downsize

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Downsize

To reduce the size of a company. A company downsizes when its operations are perceived to become inefficient and it wishes to concentrate on certain competencies in order to improve profitability and reduce expenses. Downsizing often reduces the number of jobs at the company. Because downsizing reduces expenses, it often increases the company's value and/or dividends for shareholders.

downsize

To reduce the size of a company, often by eliminating one or more divisions. Management may decide to downsize a firm in order to improve efficiency and to increase the returns to shareholders. Downsizing can cause a firm to grow smaller and more valuable at the same time.
References in periodicals archive ?
Analysis of the key factors driving growth in the global, regional and country level downsizing and other technologies markets from 2016-2026 -- Historic and forecast data for crude oil prices during the 1987-2025 period -- 15 detailed company profiles of leading OEMs and suppliers detailing the downsized and turbocharged engines/ products they manufacture -- An exclusive Interview with W Motors informing and underpinning the analysis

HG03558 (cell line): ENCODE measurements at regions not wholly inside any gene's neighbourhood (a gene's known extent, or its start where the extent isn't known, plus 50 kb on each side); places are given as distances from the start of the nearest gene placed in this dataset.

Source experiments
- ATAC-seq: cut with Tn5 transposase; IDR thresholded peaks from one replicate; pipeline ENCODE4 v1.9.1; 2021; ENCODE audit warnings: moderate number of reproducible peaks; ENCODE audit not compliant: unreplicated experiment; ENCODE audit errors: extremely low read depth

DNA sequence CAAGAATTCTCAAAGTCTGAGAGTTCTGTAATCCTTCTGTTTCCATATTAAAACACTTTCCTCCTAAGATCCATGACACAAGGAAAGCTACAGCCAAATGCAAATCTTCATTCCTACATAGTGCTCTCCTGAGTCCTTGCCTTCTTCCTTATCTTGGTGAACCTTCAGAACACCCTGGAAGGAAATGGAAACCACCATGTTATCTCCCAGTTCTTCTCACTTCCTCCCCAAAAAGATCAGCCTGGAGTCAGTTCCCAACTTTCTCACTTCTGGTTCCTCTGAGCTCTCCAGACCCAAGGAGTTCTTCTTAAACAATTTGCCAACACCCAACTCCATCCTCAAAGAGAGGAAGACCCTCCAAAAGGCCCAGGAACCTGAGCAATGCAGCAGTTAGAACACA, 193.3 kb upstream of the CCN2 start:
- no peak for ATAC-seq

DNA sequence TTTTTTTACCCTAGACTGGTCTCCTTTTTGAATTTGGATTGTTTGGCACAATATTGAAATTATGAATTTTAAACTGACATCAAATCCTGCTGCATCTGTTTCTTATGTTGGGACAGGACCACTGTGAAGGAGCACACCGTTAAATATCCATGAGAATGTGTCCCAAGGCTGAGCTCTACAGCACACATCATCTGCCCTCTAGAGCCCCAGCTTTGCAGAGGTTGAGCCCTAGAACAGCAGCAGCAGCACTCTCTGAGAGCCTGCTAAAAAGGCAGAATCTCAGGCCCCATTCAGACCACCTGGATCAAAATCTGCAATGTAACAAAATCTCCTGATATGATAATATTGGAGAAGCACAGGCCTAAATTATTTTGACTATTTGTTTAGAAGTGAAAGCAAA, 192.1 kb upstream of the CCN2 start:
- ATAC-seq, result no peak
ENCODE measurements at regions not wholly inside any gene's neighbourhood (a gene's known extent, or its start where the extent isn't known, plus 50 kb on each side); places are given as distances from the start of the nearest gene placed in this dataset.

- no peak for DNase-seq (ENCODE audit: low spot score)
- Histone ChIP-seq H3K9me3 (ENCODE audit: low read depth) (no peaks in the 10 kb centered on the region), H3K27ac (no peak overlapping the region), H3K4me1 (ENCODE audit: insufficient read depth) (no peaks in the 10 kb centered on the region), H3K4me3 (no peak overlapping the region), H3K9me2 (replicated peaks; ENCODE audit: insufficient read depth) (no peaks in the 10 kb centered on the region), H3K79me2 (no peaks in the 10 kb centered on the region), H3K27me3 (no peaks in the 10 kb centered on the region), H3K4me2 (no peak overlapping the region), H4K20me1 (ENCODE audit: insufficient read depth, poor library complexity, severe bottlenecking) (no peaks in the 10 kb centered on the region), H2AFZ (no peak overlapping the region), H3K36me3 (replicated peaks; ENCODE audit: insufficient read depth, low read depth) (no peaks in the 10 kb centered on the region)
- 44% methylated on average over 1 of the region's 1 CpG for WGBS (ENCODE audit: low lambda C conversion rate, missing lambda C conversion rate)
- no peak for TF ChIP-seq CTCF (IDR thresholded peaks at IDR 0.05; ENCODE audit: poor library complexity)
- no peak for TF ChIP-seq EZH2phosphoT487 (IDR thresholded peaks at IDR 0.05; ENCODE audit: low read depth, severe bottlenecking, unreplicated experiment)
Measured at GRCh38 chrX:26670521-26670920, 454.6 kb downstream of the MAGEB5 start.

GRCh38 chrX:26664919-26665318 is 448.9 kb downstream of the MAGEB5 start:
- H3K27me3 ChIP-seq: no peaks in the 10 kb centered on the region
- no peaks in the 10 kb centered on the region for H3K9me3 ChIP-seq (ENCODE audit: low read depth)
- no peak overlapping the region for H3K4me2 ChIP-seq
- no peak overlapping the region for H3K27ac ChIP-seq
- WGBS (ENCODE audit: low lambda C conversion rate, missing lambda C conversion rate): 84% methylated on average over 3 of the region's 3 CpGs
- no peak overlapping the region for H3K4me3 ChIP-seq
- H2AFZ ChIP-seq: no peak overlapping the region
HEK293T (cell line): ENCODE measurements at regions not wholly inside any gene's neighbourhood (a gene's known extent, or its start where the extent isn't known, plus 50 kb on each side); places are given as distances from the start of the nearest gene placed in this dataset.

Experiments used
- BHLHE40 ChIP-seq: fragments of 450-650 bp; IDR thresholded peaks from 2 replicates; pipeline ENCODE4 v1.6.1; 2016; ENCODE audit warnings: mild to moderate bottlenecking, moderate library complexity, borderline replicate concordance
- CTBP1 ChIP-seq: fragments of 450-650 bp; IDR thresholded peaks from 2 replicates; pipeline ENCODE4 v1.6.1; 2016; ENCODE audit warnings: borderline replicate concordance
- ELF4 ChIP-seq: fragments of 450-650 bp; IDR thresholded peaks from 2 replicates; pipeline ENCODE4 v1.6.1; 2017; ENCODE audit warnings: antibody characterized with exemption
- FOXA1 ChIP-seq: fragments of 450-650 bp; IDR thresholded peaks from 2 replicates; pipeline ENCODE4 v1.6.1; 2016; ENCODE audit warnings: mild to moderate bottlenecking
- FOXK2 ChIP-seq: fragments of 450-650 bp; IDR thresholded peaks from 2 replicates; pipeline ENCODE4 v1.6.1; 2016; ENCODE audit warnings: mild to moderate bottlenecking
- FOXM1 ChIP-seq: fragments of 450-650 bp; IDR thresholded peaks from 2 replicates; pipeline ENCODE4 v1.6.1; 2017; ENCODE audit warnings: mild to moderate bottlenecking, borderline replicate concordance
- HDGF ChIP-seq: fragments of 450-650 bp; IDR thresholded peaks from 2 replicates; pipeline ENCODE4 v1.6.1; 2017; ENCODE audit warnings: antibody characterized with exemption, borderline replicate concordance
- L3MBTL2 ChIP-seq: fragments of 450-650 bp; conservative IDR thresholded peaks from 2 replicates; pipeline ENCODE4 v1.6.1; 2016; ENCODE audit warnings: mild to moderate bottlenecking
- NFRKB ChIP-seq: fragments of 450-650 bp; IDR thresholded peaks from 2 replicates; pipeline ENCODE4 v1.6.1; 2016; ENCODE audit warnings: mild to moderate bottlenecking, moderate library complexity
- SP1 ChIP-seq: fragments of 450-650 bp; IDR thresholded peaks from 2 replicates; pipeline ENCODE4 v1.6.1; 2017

After controlling for industry, they found that Fortune 100 Companies that downsized did not differ financially from those that did not--one and two years before the layoffs were implemented.
Other laws--such as The Worker Adjustment and Retraining Notification Act of 1988--may require special notification to employees who are being downsized.
Downsized companies often mistakenly measure innovation and its associated risk by measuring inputs, including R&D budgets as well as the number of people employed to find and develop innovations.
Among the 87 percent of companies that experienced layoffs in 2001 and 2002, a total of 1,022 employees were downsized, representing an average of 8.
Downsized managers have had a relatively easier time getting rehired than other workers.
Thus, importing may become an even more important function than before the firm downsized.
Second, it hopes to advance the field of downsizing and upper echelons theory by investigating the effects of top management team changes on performance in downsized companies.
The reason we have downsized is that we've had several generations of top management failures.
There are even rumors that Section 8 will be downsized in the near future as the government cannot afford to keep paying out the enormous sums now required.
The stress that develops in a downsized environment is different from traditional job stress for several reasons: a downsized environment is often beyond the immediate control of management; stress affects a wider percentage of the workforce in the organization than it would under more traditional circumstances; and it is long lasting and may recur with increasing intensity as job cuts both within the survivor's company and at other companies occur.